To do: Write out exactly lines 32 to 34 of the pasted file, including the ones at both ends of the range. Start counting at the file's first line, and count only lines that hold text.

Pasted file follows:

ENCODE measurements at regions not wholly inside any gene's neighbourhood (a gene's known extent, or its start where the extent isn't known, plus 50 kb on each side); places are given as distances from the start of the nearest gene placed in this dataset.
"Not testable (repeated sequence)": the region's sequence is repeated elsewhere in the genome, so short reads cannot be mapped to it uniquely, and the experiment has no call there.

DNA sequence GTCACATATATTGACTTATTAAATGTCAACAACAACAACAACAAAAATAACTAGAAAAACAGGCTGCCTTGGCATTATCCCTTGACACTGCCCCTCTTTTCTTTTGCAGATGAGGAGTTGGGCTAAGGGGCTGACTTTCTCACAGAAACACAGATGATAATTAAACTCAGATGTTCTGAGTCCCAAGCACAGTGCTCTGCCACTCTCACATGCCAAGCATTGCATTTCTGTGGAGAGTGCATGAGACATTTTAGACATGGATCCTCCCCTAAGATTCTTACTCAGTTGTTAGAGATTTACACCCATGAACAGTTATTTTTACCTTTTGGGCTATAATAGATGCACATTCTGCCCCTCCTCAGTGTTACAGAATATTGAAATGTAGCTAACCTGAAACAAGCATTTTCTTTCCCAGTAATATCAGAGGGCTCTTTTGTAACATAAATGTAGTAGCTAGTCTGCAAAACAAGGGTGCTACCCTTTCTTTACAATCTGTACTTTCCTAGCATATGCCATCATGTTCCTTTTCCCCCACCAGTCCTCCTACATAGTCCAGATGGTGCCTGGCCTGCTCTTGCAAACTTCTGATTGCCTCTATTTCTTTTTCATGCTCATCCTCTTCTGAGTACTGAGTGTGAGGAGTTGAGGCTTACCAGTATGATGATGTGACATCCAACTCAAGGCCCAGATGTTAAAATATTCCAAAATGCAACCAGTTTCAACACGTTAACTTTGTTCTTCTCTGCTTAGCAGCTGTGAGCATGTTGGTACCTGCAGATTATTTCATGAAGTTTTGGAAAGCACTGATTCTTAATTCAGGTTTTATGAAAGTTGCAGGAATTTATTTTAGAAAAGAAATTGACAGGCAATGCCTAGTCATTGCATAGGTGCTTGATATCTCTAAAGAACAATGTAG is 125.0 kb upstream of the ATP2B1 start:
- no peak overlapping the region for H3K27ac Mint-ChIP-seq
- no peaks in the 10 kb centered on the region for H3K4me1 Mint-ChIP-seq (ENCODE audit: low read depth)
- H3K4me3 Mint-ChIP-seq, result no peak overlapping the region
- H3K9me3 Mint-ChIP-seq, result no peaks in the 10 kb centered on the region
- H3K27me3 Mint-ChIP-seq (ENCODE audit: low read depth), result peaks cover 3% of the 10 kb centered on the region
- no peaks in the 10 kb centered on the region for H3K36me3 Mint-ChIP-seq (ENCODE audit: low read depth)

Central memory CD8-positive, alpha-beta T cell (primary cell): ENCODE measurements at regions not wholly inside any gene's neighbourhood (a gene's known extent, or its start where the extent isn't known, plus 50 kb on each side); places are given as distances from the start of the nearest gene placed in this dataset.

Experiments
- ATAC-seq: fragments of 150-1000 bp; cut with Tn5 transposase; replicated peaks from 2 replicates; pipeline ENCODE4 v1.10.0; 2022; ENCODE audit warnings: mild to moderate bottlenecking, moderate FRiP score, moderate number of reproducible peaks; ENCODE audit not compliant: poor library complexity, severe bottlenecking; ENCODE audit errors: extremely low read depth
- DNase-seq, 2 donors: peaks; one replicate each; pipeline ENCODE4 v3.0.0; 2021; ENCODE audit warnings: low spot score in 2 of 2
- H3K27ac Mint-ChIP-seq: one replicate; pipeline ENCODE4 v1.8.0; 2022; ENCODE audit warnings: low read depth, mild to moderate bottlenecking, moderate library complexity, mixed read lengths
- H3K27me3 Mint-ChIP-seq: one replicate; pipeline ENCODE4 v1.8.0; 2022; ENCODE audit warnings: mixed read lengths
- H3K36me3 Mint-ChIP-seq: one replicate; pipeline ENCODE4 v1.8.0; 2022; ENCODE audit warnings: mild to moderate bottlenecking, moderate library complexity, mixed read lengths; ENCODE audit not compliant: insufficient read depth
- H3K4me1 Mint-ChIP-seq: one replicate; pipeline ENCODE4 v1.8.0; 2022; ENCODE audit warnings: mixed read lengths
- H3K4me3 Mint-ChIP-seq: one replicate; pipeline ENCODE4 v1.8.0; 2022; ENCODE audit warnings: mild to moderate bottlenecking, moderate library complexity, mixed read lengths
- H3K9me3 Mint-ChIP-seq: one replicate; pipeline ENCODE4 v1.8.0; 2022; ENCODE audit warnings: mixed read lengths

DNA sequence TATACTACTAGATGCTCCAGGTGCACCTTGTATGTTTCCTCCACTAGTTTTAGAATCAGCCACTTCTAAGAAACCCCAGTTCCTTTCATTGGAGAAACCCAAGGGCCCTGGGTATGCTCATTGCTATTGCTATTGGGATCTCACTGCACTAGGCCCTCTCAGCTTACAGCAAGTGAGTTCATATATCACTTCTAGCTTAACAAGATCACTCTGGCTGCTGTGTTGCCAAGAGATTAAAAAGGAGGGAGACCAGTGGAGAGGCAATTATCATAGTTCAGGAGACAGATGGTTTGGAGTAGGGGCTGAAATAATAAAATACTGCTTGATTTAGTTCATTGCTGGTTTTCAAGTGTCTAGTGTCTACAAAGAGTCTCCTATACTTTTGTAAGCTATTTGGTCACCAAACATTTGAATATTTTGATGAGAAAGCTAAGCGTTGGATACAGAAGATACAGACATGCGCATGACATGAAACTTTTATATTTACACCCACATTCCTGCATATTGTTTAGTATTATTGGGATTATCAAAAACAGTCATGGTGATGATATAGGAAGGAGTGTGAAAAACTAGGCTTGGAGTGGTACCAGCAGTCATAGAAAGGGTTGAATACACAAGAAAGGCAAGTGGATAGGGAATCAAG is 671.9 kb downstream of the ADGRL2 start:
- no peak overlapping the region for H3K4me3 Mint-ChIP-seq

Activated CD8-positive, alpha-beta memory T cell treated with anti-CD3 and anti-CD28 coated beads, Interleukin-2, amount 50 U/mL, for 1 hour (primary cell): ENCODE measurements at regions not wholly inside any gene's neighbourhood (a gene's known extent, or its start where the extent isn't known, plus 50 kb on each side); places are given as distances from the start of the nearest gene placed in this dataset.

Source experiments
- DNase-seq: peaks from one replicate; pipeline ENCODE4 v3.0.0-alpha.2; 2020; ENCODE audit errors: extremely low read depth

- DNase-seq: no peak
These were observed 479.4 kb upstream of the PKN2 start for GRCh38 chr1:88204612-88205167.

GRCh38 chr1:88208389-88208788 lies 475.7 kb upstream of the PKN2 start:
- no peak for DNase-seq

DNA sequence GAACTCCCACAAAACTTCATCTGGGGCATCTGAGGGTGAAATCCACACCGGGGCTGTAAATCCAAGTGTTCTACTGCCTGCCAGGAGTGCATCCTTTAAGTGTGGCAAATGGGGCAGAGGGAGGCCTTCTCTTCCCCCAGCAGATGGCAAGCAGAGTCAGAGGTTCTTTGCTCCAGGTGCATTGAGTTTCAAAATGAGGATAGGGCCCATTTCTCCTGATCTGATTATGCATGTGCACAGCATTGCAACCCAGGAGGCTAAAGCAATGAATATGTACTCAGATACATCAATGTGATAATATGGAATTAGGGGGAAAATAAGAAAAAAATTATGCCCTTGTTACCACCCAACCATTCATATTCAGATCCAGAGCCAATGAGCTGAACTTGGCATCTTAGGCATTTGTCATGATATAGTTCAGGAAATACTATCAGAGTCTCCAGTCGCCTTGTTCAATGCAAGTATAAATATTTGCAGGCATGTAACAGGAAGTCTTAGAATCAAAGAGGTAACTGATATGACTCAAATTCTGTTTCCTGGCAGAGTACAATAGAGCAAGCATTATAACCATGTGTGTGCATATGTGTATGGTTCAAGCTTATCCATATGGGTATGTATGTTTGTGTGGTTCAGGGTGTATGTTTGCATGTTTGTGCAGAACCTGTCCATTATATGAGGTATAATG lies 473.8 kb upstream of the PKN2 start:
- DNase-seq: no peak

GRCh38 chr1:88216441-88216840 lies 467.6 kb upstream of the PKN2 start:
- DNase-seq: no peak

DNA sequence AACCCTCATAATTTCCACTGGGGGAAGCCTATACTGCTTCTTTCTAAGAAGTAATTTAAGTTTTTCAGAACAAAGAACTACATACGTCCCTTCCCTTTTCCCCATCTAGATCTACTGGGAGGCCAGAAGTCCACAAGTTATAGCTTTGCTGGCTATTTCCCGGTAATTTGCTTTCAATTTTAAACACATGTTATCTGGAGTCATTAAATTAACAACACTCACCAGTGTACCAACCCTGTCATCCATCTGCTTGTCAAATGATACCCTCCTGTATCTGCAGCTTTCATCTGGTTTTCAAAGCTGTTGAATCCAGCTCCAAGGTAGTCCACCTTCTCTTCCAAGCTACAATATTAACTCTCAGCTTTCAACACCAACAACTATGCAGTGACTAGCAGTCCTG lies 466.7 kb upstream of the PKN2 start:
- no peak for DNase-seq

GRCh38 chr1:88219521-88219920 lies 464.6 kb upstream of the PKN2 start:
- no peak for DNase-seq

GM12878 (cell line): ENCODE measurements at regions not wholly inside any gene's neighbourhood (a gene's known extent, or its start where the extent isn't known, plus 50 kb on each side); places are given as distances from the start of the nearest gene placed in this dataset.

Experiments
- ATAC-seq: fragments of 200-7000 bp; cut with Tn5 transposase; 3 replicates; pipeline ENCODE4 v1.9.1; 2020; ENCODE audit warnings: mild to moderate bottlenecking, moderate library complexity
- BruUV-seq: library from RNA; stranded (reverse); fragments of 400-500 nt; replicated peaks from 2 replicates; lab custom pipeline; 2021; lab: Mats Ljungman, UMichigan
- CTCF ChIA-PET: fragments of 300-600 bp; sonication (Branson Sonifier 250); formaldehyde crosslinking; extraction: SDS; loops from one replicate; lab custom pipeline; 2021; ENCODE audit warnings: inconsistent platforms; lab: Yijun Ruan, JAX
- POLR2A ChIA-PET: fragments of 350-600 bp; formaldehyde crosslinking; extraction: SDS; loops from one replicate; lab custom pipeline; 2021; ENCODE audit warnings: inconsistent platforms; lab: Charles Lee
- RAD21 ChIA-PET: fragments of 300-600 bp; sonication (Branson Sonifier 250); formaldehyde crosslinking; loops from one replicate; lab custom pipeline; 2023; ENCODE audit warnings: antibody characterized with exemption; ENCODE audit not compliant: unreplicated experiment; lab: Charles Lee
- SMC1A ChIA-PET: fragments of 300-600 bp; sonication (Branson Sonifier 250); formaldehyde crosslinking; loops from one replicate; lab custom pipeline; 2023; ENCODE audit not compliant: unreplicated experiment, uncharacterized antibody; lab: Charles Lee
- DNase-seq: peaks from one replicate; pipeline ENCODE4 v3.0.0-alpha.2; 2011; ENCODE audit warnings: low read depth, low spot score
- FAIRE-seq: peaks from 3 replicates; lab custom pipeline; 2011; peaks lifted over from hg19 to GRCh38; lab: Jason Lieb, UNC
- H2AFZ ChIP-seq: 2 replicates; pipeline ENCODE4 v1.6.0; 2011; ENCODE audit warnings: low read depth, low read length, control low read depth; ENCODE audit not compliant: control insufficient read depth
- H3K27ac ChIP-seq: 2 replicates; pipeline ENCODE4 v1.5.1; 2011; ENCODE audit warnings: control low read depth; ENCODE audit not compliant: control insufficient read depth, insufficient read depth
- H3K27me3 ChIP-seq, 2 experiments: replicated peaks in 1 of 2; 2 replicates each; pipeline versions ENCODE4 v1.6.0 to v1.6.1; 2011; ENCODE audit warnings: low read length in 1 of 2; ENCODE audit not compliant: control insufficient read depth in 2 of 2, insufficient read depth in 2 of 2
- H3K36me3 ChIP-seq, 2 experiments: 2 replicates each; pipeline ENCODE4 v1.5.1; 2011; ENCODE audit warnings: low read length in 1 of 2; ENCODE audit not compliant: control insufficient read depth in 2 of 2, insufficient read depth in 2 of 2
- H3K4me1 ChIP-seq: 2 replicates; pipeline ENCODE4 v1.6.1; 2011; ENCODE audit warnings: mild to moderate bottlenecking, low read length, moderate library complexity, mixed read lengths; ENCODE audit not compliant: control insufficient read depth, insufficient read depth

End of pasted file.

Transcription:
- DNase-seq: no peak

DNA sequence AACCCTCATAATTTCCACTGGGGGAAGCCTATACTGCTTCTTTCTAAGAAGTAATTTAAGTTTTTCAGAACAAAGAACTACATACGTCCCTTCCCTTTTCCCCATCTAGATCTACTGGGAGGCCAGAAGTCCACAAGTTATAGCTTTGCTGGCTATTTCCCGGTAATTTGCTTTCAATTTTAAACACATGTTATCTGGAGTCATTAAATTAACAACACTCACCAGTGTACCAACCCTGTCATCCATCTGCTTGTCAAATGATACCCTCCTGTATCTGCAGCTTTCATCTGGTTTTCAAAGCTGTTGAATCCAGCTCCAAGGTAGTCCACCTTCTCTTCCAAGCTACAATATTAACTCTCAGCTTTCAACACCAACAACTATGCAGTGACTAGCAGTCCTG lies 466.7 kb upstream of the PKN2 start:
- no peak for DNase-seq